Nice to see that less Elk & Deer means more beavers. Probably once the beaver ponds are back, the Elk and Deer populations will do better because of more abundant water, and it's likely that the number of willow will increase because if they live at the edge of water, a pond has a larger edge than the creek that used to run through it. That would either allow more Elk for hunters or another wolf pack. A virtuous cycle.


    Posted Tue, Mar 22, 8:35 a.m. Inappropriate

    Tony Robinson brings to mind Barry Lopez's must-read classic, "Of Wolves and Men" (1978). Lopez explores the mythology, biology, and behavior of wolves and, beyond illuminating their natural necessity, argues for the inherent relationship between a cosmic disaster and the decline of wolves! (Do not read the last pages first: their credibility rests on what has preceded.)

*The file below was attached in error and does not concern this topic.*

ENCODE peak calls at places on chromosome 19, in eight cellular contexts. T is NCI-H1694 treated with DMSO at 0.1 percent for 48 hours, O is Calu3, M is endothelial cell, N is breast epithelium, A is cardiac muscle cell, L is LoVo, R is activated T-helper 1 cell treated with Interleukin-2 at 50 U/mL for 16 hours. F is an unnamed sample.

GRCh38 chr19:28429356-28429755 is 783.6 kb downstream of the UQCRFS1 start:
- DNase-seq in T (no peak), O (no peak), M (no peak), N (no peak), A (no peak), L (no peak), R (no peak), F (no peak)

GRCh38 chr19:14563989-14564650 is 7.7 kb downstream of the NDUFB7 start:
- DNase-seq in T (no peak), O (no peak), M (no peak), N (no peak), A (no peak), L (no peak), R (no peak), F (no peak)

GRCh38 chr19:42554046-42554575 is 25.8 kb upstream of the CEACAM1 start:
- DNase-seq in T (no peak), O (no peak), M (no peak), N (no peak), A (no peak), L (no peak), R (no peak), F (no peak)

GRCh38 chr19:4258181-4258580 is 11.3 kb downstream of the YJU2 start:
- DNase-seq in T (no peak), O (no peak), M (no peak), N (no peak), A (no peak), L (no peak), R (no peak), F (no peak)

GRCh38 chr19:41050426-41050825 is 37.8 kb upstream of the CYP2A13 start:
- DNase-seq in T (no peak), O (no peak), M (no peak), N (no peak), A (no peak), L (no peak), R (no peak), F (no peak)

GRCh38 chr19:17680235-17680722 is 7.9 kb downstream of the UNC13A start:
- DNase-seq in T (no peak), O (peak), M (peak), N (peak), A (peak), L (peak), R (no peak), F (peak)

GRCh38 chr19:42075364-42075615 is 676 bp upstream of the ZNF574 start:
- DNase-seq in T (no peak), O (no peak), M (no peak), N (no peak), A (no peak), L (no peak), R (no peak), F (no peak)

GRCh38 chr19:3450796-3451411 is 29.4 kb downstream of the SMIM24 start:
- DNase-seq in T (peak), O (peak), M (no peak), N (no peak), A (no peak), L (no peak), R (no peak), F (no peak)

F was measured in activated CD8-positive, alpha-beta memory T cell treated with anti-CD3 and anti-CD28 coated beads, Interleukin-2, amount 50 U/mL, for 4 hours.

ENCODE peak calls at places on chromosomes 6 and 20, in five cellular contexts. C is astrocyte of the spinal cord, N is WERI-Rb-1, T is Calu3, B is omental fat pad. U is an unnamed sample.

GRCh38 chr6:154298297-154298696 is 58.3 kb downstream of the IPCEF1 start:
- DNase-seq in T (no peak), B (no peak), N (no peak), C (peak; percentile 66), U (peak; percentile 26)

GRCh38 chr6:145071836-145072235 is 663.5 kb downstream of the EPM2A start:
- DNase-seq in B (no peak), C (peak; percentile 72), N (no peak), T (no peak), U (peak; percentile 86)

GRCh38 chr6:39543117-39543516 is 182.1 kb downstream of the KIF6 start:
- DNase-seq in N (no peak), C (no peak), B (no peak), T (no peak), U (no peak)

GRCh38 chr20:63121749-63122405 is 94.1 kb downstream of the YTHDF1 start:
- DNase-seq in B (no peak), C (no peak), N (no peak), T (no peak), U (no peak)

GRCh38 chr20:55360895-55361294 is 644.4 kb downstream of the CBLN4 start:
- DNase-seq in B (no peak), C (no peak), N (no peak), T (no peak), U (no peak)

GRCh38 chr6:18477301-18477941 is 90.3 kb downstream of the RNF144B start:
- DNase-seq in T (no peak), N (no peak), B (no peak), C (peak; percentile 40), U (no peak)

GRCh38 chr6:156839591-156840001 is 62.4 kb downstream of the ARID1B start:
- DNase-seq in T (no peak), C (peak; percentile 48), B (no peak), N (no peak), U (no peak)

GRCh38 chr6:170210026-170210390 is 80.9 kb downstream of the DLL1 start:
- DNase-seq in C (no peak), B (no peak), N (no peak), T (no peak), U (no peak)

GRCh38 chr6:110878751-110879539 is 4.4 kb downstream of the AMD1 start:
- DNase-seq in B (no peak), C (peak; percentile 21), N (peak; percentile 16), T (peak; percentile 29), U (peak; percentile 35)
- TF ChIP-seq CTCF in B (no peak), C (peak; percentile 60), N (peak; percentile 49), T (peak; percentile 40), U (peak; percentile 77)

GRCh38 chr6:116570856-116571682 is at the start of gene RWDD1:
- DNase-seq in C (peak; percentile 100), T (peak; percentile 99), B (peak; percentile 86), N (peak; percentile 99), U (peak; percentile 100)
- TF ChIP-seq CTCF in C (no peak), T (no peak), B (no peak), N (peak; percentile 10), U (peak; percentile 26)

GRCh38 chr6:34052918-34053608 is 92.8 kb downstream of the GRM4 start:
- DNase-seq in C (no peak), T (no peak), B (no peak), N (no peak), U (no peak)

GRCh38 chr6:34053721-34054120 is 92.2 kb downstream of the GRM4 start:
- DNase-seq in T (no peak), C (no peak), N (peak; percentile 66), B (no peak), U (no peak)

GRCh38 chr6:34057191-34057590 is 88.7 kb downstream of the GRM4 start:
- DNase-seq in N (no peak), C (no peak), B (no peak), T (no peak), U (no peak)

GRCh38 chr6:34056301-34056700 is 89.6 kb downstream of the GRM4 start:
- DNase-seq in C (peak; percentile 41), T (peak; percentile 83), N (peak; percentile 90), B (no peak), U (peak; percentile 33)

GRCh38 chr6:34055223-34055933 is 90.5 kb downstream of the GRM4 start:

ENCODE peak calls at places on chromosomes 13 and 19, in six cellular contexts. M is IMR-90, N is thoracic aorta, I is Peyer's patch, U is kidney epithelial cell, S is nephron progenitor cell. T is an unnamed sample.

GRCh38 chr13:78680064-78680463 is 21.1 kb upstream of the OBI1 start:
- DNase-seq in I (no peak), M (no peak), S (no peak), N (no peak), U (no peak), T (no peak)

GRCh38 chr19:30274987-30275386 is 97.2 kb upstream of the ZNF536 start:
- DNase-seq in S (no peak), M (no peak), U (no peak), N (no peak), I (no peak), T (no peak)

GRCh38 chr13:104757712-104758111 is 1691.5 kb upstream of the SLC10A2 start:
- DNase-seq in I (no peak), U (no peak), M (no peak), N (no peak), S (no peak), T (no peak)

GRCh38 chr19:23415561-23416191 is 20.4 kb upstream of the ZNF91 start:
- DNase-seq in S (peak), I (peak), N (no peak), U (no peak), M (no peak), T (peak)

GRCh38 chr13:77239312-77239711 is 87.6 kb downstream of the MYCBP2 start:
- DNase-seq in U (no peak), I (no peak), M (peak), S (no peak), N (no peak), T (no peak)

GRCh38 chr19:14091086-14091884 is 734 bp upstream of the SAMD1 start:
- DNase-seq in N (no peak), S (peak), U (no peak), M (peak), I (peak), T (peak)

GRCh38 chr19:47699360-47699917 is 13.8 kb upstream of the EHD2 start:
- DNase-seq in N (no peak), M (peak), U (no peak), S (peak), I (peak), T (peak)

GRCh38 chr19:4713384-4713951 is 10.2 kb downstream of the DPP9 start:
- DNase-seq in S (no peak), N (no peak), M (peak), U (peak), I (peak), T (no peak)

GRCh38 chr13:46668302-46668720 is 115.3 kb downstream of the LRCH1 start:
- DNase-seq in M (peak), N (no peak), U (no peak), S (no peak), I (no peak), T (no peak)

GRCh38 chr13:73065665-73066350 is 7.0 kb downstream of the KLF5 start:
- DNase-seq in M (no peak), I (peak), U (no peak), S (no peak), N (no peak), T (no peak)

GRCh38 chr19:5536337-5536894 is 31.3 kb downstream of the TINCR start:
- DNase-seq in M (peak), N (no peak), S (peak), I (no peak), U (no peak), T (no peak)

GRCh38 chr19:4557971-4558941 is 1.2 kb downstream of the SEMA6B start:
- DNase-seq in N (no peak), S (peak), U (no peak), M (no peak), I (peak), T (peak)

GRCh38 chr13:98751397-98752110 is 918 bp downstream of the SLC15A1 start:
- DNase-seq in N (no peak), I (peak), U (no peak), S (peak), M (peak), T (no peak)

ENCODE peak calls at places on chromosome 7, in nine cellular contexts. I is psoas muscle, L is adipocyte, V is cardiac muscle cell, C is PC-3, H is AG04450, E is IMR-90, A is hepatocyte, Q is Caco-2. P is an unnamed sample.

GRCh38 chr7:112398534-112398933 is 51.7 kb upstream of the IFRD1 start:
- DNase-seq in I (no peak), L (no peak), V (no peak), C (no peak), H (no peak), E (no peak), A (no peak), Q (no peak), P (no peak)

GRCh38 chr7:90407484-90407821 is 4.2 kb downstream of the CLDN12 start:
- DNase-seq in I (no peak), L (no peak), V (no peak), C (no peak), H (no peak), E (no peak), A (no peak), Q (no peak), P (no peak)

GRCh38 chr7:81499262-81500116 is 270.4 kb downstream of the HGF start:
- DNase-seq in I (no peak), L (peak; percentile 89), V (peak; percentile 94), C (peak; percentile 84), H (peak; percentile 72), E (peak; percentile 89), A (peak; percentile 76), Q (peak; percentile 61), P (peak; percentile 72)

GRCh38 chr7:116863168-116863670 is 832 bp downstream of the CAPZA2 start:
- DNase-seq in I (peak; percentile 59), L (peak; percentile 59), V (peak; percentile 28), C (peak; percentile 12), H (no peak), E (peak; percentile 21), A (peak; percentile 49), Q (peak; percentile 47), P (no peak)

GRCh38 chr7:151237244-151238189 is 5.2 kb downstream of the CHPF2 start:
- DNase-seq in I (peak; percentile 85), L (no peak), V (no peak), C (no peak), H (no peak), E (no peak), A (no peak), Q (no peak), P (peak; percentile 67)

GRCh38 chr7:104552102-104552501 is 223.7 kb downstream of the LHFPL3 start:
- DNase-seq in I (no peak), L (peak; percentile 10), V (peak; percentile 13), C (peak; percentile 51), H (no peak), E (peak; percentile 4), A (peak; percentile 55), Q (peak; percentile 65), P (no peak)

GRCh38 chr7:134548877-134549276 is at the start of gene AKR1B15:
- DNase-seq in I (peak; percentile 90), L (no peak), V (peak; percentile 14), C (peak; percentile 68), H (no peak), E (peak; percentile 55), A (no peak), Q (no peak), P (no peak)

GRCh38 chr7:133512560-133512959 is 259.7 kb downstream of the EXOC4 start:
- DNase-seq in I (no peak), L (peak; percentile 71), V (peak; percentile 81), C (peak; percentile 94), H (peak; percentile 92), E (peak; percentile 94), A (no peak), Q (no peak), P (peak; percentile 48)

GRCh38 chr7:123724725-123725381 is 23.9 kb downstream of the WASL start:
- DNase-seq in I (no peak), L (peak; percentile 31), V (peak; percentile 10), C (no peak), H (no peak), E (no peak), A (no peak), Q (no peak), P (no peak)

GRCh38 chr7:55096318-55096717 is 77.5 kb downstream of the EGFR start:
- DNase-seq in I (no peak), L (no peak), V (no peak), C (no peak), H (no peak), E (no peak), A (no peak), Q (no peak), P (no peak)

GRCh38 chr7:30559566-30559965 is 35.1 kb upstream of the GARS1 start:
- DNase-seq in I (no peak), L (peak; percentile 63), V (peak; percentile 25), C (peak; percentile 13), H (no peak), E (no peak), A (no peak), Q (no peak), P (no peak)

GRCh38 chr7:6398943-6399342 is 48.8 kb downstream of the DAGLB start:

Posted Mon, Mar 28, 2:31 p.m. Inappropriate

    I live in Wallowa County. I've read a lot about this issue, as you might imagine, but even I didn't know that wolves were water activists!
    That's nice to know. I will heartily support the wolves in their campaign to correct the (very real) water issues here, and on my property in particular, if they will be kind enough to distinguish between our ubiquitous deer/vermin and the children in my wife's pre-school playground!